Henry VII., 1485 to 1509.
The second coinage of Henry VII. consisted of groats, half-groats, pennies and halfpennies. It differs,
upon the obverse, from his own and his predecessor's money in having the crown arched and the face
something more like a portrait; the reverse is much the same as before, except that the workmanship
is improved, and the ends of the cross generally forked and decorated. All the coinage of this reign
were of the weight established in the fourth of Edward IV. namely 12 grains to the penny.
Groats: all struck in London, HENRIC DI GRA REX AGL, ANG, ANGL, ANGLI, ANGLIE Z F. FR. FRA. FRANC
or FRANCI, on the reverse the final M is generally omitted in each word of the exterior legend. The
mint marks are 1. Greyhound's head. Rud. vi. 2. (373). 2. Anchor. Rud. vi. 1. 3. Escallop, f. 3, rosette
between each word of legend on obverse, one in each fork of the cross, two before and one after
LONDON, one after CIVITAS. MB. No rosette in the forks, two before CIVITAS, one before
LONDON. MB. Rosette between each word, at end of legend in obverse and in the spandrils of
the tressure, one after DEVM, two before and after LONDON, two before and after CIVITAS, none in
the forks of the cross, the form of the E. peculiar. MB. (372). Very similar, same form of E. but
no rosettes in spandrils. MB. 4. Cross crosslet, Rud. vi. 4. 5. Very small trefoil on reverse.
MB. 6. Trefoil or half a lis issuing from half a rose. (381), MM. reverse, heraldic cinquefoil.
MB. 7. Heraldic cinquefoil. (380). 8. Cinquefoil f. 6. The MB. specimen reads FR and has
the cinquefoil pierced. (379). 9. Leopard's head crowned. Rud. Sup. iii. 34. The two last sometimes
appear upon the same coin. Sn. ii. 47. On some of the small trefoil coins there is a cross at the side of
the neck. (371). Rud. vi. 5, had probably the small trefoil MM. it only occurs on reverses, and the
obverse only is there engraved. The groat with the cross crosslet mint mark, and some of those with
the greyhound's head, had the crown with a single arch, and are rather rare. (373). There is one groat
which varies from all the others in omitting the pellets and substituting a large portcullis upon the
centre of the cross. MM. on Rev. lis. Rud. Sup. 2. xvi. 16. Mr. Dimsdale's was purchased for Mr.
Thomas in 1824, probably unique.
Half-groats were struck in London, Canterbury and York, the king's titles being similar but generally
shorter than on the groats.
London: MM. on both sides lis. HENRIC DI GRA REX ANGLI Z FR. rosette between every word, also on
the reverse after Devm and ADIVTOE, cross fourchee, with lozenge in the centre inclosing pellet.
MB. (374.) This clearly resembles the rosy half-groat with open crown, without MM. Rud. vi. 7.
we have not seen, nor Sn. ii. 46. which we have no doubt is a blundered representation of a
Canterbury: MM. none, cross at each side of neck. Rev. the cross patee, M on the centre, eye of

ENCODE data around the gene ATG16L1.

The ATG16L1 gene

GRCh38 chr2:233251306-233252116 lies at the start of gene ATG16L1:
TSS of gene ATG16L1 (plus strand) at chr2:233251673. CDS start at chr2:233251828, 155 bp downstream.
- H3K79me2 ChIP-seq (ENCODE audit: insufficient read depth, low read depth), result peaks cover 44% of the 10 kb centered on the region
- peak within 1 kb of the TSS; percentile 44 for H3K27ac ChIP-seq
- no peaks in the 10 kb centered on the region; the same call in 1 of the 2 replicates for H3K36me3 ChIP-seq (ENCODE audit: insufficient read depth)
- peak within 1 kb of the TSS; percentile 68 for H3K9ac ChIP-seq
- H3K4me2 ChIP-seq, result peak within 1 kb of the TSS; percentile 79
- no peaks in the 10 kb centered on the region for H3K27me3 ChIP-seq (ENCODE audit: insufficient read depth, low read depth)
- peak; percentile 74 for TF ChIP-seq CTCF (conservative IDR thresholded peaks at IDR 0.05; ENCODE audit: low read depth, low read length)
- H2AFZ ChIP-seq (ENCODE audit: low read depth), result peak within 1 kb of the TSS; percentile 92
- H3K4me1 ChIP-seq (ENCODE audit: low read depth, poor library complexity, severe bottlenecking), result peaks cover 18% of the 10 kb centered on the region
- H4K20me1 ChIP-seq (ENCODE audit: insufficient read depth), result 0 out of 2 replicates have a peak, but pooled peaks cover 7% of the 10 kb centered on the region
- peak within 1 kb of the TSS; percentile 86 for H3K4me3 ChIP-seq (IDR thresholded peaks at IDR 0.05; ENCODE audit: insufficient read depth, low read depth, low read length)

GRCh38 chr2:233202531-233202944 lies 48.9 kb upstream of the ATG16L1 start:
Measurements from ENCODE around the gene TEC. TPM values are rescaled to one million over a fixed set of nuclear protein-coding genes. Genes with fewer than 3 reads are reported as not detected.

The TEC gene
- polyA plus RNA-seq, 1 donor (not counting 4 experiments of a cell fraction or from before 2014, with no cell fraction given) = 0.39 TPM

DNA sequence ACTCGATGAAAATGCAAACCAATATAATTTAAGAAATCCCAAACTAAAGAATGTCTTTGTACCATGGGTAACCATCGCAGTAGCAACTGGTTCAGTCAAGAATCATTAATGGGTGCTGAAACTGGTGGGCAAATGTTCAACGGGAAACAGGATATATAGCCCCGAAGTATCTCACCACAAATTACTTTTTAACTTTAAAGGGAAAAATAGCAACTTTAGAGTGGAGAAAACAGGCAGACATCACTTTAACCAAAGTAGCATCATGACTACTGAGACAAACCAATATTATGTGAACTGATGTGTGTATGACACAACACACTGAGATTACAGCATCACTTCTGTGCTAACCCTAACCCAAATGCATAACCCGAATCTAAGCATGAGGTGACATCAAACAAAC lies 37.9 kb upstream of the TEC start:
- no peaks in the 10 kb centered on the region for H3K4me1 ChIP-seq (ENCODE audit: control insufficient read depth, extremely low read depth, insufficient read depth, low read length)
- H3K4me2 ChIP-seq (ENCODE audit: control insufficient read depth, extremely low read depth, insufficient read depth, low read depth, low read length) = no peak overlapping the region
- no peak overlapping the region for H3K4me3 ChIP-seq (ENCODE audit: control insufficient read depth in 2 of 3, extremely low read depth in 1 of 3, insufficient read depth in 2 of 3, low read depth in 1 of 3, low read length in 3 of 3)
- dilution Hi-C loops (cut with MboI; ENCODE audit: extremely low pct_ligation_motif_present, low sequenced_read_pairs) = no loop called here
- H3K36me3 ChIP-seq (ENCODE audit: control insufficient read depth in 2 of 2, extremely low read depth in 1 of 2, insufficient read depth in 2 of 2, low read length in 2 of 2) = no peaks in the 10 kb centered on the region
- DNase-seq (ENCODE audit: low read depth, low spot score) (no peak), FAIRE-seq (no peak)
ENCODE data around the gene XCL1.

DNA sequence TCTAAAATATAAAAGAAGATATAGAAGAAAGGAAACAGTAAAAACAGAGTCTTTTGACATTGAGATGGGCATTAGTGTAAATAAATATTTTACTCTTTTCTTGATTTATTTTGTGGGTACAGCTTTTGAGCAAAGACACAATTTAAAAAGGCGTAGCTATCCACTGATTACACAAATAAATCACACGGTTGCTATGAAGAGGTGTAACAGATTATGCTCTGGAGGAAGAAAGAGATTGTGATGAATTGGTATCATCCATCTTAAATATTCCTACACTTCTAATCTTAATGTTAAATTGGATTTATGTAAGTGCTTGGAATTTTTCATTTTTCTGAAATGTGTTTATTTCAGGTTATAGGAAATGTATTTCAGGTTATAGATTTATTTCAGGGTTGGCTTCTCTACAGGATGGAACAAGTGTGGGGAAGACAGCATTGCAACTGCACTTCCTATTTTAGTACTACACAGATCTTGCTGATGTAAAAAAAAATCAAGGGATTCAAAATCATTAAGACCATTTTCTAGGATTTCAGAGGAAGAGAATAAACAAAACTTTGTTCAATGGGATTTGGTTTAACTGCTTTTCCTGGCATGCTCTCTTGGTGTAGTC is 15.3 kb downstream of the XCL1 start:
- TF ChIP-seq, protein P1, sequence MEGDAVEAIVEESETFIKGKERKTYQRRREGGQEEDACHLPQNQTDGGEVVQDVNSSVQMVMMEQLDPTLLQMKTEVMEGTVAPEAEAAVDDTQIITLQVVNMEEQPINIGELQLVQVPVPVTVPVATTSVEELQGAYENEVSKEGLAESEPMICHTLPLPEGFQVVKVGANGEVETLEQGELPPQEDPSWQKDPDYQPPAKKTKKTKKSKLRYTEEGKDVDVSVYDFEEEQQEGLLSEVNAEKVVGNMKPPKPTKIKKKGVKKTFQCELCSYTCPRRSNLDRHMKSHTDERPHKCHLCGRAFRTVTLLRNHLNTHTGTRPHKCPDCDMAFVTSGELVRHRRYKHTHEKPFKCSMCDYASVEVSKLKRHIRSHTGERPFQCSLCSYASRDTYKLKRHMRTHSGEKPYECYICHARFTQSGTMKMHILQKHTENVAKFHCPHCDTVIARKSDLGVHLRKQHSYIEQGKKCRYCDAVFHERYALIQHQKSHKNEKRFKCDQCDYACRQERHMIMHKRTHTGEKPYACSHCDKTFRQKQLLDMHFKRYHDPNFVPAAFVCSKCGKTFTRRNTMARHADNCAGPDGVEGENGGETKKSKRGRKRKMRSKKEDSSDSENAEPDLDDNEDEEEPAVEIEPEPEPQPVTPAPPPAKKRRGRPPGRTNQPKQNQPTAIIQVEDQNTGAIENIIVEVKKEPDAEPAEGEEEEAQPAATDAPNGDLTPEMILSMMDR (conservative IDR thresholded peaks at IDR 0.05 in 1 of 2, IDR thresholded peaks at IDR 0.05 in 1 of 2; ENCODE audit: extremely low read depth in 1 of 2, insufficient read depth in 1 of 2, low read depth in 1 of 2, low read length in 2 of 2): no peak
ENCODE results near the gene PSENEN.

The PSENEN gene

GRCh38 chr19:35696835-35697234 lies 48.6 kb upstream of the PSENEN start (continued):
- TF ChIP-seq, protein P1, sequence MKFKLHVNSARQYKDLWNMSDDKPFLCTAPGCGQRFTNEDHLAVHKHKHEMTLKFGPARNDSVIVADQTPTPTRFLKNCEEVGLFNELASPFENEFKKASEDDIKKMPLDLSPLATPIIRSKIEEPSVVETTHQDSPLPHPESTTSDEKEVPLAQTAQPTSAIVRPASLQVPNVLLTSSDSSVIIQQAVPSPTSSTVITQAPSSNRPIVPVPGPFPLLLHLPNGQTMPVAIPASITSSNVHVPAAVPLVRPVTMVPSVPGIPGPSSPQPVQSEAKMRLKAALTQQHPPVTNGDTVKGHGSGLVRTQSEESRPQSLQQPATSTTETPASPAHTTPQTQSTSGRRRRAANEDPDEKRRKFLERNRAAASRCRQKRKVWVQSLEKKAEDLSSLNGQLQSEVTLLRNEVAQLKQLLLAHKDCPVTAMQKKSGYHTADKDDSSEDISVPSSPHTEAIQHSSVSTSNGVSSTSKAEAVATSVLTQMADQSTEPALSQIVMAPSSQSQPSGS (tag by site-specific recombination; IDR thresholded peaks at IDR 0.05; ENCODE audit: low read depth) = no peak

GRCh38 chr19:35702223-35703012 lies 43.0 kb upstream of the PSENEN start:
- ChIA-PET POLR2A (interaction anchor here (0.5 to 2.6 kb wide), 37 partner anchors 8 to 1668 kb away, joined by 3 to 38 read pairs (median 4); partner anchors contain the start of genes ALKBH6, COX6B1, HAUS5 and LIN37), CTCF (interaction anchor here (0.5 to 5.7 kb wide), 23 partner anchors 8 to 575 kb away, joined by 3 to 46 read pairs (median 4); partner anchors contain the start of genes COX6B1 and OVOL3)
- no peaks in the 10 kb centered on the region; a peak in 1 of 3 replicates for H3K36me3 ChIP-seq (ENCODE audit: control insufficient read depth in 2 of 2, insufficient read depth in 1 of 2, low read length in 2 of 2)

Providence (382). after POSVI. very closely resembling the open crown half-groat, MB. See
Rud. Sup. iii. 35. where the small crosses, and eye are omitted, perhaps accidentally; we have not seen
such a coin. MM. Ton, the cross fourchee, no M or eye. MB. Rud. vi. 8. Sometimes a cinquefoil
is with the ton on the obverse. MB. Rud. Sup. iv. 1. MM. obverse ton. rosette between each
word. Rev. MM. lis. rosette before ADIVTORE and MEV. after CIVITAS. two small dots before and
after CANTOR. MB. Rud. Sup. iv. 5.* One without the dots reads CASTOR. MB. MM.
Obverse ton and lis rosette between each word, at end of legend of obverse and outer legend of
reverse. MB. MM. obverse lis? trefoils instead of rosettes between each word. Rev. MM. lis.
rosette before ADIVTORE and MEV, two before CIVITAS and before CANTOR.
York: MM. Martlet; key at each side of neck. (375). Rud. vi. 10. Sn. ii. 45. We have not seen one with a
cross upon the king's breast, distinct from the ornament of the tressure; as Rud. vi. 9. Some are
without the tressure of arches round the head, Rud. Sup. iv. 3. and of these some commence the
outer legend on the reverse over CIVITAS. MB. some over EBORACI. MB.
The pennies of this coinage appear to have been struck at Canterbury alone, and are extremely rare.
The legend omits the name of France. The cross is forked. MM. on both sides a ton. (376).
MB. Rud. Sup. iv. 2.
Halfpence of this coinage are also extremely rare, but occur of London, Canterbury and York.
London: MM. lis. H. D. G. REX ANGLIE Z FRA. Rud. Sup. iv. 10. Sn. iii. 4. CUFF. MB. another, but
legend not satisfactorily legible. Rud. Sup. iv. 9. copied from Sn. ii. 44. has the open crown; but we
suspect this to be an error, occasioned by the arch upon the specimen copied not being sufficiently
Canterbury: HENRIC DI GRA REX A or AN. MM. none. Rev. E. J. SHEPHERD. MM. lis.
CUFF. MM. lis on both sides, rosettes between the words of the legend on obverse. (378).
York: like those of Canterbury. MM. doubtful, under the bust a key. (377). MB. Rud. vi. 26.
MM. cross voided. MB.
Farthing: Mr. Cuff has one, but no MM. or legend is perceptible. Sn. ii. 43.
Henry VII, First Coinage |
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Henry VII, Third Coinage